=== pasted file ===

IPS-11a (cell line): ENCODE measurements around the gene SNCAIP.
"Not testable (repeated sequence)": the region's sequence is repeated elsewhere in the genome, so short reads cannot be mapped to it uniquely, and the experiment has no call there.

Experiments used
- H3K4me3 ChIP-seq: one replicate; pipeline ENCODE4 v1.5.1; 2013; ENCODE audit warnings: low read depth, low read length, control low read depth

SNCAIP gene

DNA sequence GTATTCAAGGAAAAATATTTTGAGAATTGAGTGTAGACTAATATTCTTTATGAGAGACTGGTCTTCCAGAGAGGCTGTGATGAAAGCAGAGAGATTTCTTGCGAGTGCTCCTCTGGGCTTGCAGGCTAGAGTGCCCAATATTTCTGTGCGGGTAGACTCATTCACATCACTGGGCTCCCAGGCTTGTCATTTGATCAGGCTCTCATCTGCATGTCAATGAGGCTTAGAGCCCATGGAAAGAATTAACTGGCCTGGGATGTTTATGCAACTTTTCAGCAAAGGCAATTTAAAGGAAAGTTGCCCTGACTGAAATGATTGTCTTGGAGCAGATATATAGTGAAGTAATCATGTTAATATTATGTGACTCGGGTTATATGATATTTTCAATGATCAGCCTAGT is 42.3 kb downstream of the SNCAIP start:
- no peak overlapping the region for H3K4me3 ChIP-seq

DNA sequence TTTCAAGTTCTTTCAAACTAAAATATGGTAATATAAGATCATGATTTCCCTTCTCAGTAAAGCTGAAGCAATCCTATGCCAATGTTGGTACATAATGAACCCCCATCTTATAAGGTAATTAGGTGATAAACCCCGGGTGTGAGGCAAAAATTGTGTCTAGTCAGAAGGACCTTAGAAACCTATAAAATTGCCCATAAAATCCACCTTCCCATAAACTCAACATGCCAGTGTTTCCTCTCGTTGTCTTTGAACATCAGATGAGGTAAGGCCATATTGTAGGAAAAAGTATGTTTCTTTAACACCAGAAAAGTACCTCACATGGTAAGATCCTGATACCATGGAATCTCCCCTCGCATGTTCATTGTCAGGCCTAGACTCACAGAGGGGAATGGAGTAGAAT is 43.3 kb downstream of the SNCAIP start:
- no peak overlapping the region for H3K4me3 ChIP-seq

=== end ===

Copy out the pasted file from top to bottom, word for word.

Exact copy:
IPS-11a (cell line): ENCODE measurements around the gene SNCAIP.
"Not testable (repeated sequence)": the region's sequence is repeated elsewhere in the genome, so short reads cannot be mapped to it uniquely, and the experiment has no call there.

Experiments used
- H3K4me3 ChIP-seq: one replicate; pipeline ENCODE4 v1.5.1; 2013; ENCODE audit warnings: low read depth, low read length, control low read depth

SNCAIP gene

DNA sequence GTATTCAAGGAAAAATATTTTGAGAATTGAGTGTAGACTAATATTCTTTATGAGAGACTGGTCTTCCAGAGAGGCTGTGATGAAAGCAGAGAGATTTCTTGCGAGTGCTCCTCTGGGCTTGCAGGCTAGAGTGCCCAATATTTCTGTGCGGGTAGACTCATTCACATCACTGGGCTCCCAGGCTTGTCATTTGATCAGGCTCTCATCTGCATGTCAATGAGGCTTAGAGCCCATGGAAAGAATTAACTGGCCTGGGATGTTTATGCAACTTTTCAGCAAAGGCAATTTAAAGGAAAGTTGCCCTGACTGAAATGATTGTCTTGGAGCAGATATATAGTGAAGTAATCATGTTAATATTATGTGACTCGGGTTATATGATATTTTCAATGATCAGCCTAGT is 42.3 kb downstream of the SNCAIP start:
- no peak overlapping the region for H3K4me3 ChIP-seq

DNA sequence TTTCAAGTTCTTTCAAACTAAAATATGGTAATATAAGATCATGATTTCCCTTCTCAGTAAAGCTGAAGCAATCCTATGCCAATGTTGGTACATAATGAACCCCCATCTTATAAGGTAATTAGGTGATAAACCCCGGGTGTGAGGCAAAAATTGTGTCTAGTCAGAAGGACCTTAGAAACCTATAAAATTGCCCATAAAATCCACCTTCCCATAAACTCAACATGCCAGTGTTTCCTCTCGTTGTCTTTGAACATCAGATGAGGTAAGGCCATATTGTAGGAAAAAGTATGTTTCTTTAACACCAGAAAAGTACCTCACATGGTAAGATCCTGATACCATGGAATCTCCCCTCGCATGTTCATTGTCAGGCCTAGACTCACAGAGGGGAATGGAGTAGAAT is 43.3 kb downstream of the SNCAIP start:
- no peak overlapping the region for H3K4me3 ChIP-seq